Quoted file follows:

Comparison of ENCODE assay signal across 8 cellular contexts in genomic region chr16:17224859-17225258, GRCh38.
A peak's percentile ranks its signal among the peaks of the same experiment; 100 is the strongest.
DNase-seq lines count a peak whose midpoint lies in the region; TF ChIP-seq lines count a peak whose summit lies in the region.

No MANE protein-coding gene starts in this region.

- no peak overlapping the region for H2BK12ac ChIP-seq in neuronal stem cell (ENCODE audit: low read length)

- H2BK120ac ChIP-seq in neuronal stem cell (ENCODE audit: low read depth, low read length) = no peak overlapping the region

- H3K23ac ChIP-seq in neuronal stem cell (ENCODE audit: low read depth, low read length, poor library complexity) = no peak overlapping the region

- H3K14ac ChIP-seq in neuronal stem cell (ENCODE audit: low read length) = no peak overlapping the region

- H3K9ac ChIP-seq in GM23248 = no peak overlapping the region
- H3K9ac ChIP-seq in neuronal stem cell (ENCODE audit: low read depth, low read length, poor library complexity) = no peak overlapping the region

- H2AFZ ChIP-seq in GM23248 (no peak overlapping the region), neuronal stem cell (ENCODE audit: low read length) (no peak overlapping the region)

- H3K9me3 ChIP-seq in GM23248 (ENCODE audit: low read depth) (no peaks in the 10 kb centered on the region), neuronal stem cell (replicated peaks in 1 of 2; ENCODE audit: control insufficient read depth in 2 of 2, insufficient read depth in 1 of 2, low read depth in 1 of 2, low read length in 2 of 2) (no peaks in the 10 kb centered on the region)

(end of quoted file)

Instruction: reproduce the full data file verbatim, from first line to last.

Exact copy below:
Comparison of ENCODE assay signal across 8 cellular contexts in genomic region chr16:17224859-17225258, GRCh38.
A peak's percentile ranks its signal among the peaks of the same experiment; 100 is the strongest.
DNase-seq lines count a peak whose midpoint lies in the region; TF ChIP-seq lines count a peak whose summit lies in the region.

No MANE protein-coding gene starts in this region.

- no peak overlapping the region for H2BK12ac ChIP-seq in neuronal stem cell (ENCODE audit: low read length)

- H2BK120ac ChIP-seq in neuronal stem cell (ENCODE audit: low read depth, low read length) = no peak overlapping the region

- H3K23ac ChIP-seq in neuronal stem cell (ENCODE audit: low read depth, low read length, poor library complexity) = no peak overlapping the region

- H3K14ac ChIP-seq in neuronal stem cell (ENCODE audit: low read length) = no peak overlapping the region

- H3K9ac ChIP-seq in GM23248 = no peak overlapping the region
- H3K9ac ChIP-seq in neuronal stem cell (ENCODE audit: low read depth, low read length, poor library complexity) = no peak overlapping the region

- H2AFZ ChIP-seq in GM23248 (no peak overlapping the region), neuronal stem cell (ENCODE audit: low read length) (no peak overlapping the region)

- H3K9me3 ChIP-seq in GM23248 (ENCODE audit: low read depth) (no peaks in the 10 kb centered on the region), neuronal stem cell (replicated peaks in 1 of 2; ENCODE audit: control insufficient read depth in 2 of 2, insufficient read depth in 1 of 2, low read depth in 1 of 2, low read length in 2 of 2) (no peaks in the 10 kb centered on the region)